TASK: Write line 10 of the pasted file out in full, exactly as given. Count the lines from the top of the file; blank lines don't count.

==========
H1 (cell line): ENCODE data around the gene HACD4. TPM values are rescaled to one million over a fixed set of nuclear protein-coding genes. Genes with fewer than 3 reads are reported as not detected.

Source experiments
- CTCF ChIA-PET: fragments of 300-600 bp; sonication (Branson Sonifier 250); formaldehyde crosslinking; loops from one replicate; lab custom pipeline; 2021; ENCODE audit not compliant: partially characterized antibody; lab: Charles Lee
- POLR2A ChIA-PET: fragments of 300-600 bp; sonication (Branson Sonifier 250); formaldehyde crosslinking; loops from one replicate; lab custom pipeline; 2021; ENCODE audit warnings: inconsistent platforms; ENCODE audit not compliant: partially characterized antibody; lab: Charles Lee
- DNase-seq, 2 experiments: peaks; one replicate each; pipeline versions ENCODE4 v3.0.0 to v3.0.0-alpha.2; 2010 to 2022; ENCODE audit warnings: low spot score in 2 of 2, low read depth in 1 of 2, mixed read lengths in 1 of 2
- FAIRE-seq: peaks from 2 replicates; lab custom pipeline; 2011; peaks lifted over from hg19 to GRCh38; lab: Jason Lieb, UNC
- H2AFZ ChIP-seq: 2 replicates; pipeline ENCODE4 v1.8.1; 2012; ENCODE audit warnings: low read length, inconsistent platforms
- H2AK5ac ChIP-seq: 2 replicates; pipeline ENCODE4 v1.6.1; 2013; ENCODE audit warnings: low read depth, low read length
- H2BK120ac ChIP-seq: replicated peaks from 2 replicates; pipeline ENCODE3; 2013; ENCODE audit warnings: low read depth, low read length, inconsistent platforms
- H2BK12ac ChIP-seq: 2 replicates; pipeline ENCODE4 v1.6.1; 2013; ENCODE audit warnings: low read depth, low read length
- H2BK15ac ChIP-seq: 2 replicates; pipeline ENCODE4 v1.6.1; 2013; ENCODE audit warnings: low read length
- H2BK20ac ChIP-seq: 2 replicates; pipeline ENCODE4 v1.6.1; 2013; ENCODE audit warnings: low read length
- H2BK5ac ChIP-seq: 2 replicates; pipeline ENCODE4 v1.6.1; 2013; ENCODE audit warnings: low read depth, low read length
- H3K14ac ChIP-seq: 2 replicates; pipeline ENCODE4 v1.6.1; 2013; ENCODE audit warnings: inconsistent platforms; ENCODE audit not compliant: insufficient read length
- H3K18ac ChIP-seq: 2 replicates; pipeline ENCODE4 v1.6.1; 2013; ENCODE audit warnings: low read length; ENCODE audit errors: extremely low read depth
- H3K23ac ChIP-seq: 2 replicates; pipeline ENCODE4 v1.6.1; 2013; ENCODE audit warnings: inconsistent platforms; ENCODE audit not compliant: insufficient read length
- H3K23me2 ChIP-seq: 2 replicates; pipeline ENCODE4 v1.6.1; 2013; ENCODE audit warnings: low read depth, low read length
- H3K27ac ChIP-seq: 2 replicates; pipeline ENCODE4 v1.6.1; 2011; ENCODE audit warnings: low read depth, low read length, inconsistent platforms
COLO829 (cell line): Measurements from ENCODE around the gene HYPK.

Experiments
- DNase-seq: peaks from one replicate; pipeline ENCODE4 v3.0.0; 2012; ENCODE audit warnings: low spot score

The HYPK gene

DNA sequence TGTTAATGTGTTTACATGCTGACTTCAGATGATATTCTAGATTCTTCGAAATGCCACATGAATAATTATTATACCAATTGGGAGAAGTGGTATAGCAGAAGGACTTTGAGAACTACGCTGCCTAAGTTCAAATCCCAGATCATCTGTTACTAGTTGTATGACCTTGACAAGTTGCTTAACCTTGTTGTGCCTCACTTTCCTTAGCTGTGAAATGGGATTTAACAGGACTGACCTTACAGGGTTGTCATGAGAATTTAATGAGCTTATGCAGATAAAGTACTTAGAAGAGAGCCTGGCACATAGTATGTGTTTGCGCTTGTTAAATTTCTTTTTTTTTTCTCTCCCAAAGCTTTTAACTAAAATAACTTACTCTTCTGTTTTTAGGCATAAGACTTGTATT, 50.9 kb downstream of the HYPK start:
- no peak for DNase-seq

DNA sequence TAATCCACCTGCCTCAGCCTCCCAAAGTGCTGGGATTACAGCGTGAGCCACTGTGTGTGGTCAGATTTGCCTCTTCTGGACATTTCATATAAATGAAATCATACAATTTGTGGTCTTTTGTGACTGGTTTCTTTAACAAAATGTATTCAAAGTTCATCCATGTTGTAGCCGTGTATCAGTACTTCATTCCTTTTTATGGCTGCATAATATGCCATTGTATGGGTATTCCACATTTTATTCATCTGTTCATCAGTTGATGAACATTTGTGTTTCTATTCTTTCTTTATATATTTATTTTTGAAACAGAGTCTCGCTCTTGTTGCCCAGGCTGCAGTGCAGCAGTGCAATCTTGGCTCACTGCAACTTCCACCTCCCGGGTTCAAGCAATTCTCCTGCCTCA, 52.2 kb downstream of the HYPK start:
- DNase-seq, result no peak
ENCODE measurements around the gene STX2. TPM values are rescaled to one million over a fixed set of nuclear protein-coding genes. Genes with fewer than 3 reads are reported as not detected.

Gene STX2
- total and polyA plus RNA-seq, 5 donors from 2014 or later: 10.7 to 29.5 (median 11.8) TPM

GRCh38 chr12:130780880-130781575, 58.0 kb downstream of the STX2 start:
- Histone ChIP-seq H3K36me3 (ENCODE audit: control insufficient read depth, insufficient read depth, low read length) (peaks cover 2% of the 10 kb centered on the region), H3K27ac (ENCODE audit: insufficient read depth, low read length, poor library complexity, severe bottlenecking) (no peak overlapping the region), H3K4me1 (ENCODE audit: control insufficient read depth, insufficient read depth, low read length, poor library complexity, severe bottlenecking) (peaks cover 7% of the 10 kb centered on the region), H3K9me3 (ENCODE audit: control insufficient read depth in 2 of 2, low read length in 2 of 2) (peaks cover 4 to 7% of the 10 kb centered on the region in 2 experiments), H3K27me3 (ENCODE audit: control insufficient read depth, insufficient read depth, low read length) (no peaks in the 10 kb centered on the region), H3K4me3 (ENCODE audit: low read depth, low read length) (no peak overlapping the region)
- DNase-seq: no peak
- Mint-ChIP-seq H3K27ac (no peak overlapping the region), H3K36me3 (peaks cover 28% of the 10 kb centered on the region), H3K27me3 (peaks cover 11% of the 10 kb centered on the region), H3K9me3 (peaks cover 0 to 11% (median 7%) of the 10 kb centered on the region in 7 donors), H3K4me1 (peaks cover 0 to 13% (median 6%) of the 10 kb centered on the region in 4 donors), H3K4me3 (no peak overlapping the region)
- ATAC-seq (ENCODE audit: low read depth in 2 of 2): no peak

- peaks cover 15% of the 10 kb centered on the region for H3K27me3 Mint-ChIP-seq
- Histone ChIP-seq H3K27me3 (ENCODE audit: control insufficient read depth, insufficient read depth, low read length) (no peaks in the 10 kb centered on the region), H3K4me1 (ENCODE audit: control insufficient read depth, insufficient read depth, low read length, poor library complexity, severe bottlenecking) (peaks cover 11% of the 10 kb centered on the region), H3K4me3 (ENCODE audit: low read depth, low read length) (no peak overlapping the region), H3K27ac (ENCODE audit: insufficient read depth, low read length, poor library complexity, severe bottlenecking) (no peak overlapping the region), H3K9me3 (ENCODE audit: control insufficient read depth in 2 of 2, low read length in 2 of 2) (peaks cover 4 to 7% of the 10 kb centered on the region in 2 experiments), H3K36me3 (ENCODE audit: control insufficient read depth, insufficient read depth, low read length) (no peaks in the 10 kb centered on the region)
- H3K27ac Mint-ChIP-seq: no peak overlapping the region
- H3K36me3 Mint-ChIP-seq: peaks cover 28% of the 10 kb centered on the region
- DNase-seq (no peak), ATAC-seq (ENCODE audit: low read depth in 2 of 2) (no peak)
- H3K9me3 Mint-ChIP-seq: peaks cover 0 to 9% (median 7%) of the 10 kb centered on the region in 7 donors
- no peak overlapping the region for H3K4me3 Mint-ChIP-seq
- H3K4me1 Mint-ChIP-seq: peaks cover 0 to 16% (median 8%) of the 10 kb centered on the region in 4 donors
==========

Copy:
- H2BK12ac ChIP-seq: 2 replicates; pipeline ENCODE4 v1.6.1; 2013; ENCODE audit warnings: low read depth, low read length